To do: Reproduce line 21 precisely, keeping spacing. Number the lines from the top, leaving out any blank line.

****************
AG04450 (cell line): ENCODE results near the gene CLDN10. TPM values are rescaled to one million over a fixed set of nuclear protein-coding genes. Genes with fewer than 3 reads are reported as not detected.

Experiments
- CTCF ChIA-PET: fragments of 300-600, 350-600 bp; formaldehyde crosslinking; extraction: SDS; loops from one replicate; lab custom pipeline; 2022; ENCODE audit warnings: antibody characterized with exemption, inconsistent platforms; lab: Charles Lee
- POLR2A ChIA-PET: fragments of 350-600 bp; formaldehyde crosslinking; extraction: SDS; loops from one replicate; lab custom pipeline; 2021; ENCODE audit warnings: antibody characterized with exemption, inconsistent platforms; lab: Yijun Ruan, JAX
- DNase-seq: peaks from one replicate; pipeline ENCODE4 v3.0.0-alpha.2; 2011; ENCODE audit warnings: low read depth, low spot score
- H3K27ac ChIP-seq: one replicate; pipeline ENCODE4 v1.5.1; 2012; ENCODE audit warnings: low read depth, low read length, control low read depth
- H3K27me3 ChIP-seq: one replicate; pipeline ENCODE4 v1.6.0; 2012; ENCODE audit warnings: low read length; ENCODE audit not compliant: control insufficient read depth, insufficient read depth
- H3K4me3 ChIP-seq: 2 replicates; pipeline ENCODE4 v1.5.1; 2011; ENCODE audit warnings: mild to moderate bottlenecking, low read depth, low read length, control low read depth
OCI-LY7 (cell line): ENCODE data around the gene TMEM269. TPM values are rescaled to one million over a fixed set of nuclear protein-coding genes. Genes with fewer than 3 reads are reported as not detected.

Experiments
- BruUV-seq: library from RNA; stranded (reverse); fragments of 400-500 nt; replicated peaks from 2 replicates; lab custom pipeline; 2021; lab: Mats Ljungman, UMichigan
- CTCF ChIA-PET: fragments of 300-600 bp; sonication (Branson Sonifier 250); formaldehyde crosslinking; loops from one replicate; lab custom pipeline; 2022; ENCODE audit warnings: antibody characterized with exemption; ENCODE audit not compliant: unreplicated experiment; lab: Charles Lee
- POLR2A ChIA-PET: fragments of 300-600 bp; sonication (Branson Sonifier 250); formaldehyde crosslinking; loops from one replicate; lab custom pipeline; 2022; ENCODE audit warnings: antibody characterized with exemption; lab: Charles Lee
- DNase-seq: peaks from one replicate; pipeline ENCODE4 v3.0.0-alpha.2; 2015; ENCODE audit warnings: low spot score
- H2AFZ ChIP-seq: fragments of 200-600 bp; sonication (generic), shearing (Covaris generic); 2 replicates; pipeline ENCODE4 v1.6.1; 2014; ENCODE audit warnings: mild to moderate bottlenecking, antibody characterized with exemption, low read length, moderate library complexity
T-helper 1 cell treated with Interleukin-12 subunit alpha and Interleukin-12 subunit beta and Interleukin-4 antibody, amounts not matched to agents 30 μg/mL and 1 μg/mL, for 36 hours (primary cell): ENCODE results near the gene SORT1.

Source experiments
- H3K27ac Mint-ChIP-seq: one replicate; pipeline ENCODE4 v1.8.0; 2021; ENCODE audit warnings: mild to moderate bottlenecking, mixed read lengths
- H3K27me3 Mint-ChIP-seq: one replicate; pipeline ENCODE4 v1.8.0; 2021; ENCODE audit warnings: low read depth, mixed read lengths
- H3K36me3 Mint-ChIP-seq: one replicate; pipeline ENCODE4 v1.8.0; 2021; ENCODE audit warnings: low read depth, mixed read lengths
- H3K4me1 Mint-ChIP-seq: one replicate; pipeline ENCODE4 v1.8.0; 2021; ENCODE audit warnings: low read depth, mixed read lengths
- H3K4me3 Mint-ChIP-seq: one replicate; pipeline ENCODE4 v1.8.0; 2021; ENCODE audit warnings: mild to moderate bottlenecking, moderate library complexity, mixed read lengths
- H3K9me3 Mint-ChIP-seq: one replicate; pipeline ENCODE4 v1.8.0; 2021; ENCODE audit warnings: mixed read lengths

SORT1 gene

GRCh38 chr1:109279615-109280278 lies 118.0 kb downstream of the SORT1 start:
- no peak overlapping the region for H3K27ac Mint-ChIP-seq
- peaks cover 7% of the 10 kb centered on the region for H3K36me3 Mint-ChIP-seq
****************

- H3K4me1 Mint-ChIP-seq: one replicate; pipeline ENCODE4 v1.8.0; 2021; ENCODE audit warnings: low read depth, mixed read lengths